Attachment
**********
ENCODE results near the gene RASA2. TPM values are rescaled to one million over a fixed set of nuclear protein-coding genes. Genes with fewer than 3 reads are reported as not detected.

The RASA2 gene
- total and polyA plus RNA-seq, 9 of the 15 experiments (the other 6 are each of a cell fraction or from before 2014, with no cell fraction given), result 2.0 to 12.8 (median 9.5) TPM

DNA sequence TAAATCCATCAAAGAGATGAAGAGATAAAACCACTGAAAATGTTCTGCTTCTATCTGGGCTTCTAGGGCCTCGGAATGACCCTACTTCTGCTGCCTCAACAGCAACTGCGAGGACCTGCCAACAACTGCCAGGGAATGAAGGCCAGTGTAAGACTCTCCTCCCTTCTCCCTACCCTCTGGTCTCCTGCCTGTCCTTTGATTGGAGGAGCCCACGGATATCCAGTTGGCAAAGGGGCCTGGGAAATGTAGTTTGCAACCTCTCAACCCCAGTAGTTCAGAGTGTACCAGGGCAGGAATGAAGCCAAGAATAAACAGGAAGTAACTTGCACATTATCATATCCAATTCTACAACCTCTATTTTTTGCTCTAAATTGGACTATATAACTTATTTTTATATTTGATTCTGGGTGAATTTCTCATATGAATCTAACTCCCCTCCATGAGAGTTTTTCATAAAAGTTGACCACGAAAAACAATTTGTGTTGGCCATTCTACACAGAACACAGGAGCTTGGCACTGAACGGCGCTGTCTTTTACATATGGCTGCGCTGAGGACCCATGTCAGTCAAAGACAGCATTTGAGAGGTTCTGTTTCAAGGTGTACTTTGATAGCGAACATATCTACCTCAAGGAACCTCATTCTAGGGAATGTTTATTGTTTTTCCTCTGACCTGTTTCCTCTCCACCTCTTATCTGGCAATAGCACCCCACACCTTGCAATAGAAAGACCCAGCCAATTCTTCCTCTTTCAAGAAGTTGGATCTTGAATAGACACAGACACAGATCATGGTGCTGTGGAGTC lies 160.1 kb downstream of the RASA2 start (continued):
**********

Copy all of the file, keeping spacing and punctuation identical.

ENCODE results near the gene RASA2. TPM values are rescaled to one million over a fixed set of nuclear protein-coding genes. Genes with fewer than 3 reads are reported as not detected.

The RASA2 gene
- total and polyA plus RNA-seq, 9 of the 15 experiments (the other 6 are each of a cell fraction or from before 2014, with no cell fraction given), result 2.0 to 12.8 (median 9.5) TPM

DNA sequence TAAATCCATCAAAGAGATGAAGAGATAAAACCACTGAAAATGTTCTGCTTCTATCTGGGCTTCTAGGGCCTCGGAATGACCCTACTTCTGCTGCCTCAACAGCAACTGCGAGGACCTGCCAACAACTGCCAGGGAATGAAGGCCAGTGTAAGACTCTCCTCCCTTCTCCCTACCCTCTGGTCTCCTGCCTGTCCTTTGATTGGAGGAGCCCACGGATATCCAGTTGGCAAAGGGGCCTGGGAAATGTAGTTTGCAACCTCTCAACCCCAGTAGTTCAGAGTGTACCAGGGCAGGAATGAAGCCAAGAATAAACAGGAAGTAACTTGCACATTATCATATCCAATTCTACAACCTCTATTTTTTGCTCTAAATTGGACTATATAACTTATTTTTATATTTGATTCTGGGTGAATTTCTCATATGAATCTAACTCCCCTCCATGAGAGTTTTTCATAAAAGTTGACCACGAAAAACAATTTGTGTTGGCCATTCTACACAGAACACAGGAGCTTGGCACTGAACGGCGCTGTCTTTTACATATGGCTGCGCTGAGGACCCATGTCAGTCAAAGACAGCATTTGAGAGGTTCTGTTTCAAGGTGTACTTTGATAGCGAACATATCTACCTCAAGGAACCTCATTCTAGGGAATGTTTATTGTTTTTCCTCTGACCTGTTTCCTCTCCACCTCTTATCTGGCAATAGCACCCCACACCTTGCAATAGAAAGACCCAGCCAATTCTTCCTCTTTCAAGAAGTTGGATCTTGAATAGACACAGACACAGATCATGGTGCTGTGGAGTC lies 160.1 kb downstream of the RASA2 start (continued):